A city initiative to revamp Mount Vernon Street at Columbia Point is moving ahead, although feelings about the proposal are mixed based on the input of stakeholders at a public meeting last Wednesday.
The Boston Redevelopment Authority (BRA), the city’s planning agency, held the session to discuss the final design of the project’s first phase. Referred to by developers as the “25% Plan,” the document describes the basic layout of a street, including the number and width of lanes, the width of the sidewalk, and the location of bus stops, crosswalks, street lighting and other outdoor amenities. The so-called “100% Plan” will include more detailed drawings that would eventually be available for construction bids.
The project also involves Boston’s Transportation and Public Works departments as well as McMahon Associates; Crosby, Schlessinger & Smallridge LLC; and Omloop Design as outside consultants.
The public’s involvement in the development of the first phase began in March, when the project team hosted its first feedback meeting. Another was held in May, and the third took place last week at the Corcoran Mullins Jennison Community Building on Mount Vernon Street.
A final session will be held in December or January, after which planners at the BRA hopes to finalize the 25% Plan. Looking ahead, the timeline for the 100% Plan has not been finalized. Whatever it is, it will take several more years for construction on the street to be completed.
The plan described last week includes the addition of new crosswalks, more street lighting, significant landscaping, and signage to inform pedestrians of their whereabouts. It will also make significant changes to the street’s layout that include such things as eliminating the back right-turn lane that takes drivers from Mount Vernon Street up to Day Boulevard; extending the curb at the tricky pedestrian crossing from the JFK/UMASS station to Morrissey Boulevard; and reducing Mount Vernon Street from four to two lanes of vehicular traffic starting near the Geiger Gibson Community Health Center and continuing down to the end of the street in order to allow for bicycle tracks.
Planners say these changes are meant to make the street safer and more accessible for pedestrians and to balance all modes of transportation. Today, “the car is king” on Mount Vernon Street, said BRA Senior Planner Tad Read, who pointed to the need to enliven “dead” spaces by “animating the space with activities” such as retail or social activity encouraged by possible additions like outdoor furniture or public art. He also spoke of giving the area more of a defined “identity,” perhaps through the addition of public art to the Morrissey Boulevard overpass that would serve as a kind of “gateway” to the neighborhood.
“We’re looking at the entire Columbia Point experience,” he said.
The plan received some positive feedback from attendees. “I’m glad of what you’re doing there,” said one in reference to plans to improve the convoluted intersection that pedestrians must cross when exiting the T station to head to Mount Vernon street. A young man who had attended all three public meetings said that he liked the idea of adding retail such as food trucks or coffee shops that would improve safety by making the area less empty and serve both students and those returning home hungry from work. Others praised the idea of making the area more of a “destination.”
Some, like former Harbor Point resident Jon Ramos, who now lives in South Boston, praised the idea of the bike tracks. He is a co-founder of Southie Bikes, a grassroots bicycle advocacy group. “As a youngster I was able to bike to my middle school,” he said later in an email. “I hope that the youth along Mount Vernon Street will have that opportunity as well.”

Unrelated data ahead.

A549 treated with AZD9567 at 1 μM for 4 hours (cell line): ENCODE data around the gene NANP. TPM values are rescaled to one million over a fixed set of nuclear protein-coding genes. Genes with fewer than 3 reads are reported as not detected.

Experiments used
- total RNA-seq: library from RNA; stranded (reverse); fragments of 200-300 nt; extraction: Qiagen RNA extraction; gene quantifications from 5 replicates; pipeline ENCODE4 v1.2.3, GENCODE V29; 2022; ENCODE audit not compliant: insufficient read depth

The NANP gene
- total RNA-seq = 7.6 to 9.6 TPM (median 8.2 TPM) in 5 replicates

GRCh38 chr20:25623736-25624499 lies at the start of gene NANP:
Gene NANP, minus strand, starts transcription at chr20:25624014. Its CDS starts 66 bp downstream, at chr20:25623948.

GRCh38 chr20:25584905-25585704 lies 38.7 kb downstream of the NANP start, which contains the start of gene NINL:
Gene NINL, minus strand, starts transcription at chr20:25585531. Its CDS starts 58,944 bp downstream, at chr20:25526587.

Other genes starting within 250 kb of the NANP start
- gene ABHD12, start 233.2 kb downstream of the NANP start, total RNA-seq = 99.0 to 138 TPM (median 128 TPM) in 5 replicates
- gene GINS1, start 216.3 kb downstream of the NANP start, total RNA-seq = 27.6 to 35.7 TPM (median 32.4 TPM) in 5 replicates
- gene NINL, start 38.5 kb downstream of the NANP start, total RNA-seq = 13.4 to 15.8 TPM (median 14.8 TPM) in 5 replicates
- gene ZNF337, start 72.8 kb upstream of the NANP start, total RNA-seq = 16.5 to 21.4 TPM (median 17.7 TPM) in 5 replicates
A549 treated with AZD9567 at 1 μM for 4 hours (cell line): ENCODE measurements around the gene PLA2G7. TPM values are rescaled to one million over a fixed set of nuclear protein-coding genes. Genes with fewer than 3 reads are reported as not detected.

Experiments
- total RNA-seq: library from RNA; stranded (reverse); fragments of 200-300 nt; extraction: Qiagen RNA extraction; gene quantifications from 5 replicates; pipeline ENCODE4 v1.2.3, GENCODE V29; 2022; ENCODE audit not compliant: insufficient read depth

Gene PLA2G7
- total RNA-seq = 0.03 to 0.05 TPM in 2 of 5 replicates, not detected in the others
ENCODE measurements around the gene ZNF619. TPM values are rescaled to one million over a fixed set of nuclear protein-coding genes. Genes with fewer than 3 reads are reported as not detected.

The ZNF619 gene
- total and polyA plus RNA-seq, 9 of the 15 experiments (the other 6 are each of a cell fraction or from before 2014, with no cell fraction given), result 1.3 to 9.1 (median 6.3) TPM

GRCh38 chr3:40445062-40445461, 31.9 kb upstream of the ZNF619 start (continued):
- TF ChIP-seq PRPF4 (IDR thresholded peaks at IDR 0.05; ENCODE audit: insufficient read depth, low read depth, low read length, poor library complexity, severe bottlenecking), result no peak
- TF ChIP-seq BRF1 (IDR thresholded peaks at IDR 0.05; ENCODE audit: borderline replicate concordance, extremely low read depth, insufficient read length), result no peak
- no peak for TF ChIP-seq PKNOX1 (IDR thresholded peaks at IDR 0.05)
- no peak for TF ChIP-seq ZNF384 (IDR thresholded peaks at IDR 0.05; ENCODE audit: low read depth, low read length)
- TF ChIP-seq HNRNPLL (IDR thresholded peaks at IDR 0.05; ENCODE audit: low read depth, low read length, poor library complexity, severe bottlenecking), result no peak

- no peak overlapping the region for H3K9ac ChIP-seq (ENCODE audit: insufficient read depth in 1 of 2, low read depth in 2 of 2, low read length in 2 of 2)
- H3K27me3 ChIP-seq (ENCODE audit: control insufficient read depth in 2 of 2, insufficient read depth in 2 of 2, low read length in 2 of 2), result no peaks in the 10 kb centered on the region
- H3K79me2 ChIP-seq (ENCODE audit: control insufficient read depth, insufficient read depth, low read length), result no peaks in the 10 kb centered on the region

There was also sharp criticism about some aspects of the plan, the strongest centered on the plan to reduce the street from four to two lanes to make room for bicycle tracks. “We don’t have a volume of bikers here – why would you accommodate them so much?” one woman asked.
Angel, a 15-year-old Harbor Point resident, said he feared that the change in the street layout would cause congestion and “a lot of frustrated drivers [who] could hurt a student,” referring to the McCormack Middle School and Dever Elementary School that sit along the street.
Orlando Perilla, the head of the Harbor Point Task Force, which represents the concerns of residents, said later in a phone call that the issue surrounding the bike lanes represented “a lack of respect” for residents’ opinions in the planning process. “You are pushing down our throats this thing about a cycle track,” he said. “We don’t see that many cyclists coming through Mount Vernon Street.”
Officials at the meeting on Wednesday responded to such remarks by saying that the bike accommodations had to be built first in order to see bikers in the area.
Melina Schuler, speaking for Mayor Martin J. Walsh, emphasized the importance of engaging everyone in a collective decision-making process. “The mayor has full confidence in the work the BRA planners are doing to engage the community,” she said, “and they and have a transparent process around the Mount Vernon Street and Columbia Point redesigns. The mayor recognizes the need to balance many forms of transportation - from vehicle traffic to pedestrians to bikes. What’s best for this redesign effort will be determined through the community process.”
The redesign of Mount Vernon Street is just one of a several projects in the pipeline to remake the Columbia Point neighborhood.
According to Nicholas Martin of the BRA, other projects being planned for the area include an expansion of the Bayside DoubleTree Hotel, and the construction of two new apartment complexes: one at 25 Morrissey Boulevard and one at 150 Mount Vernon Street, to be named University Place Residences.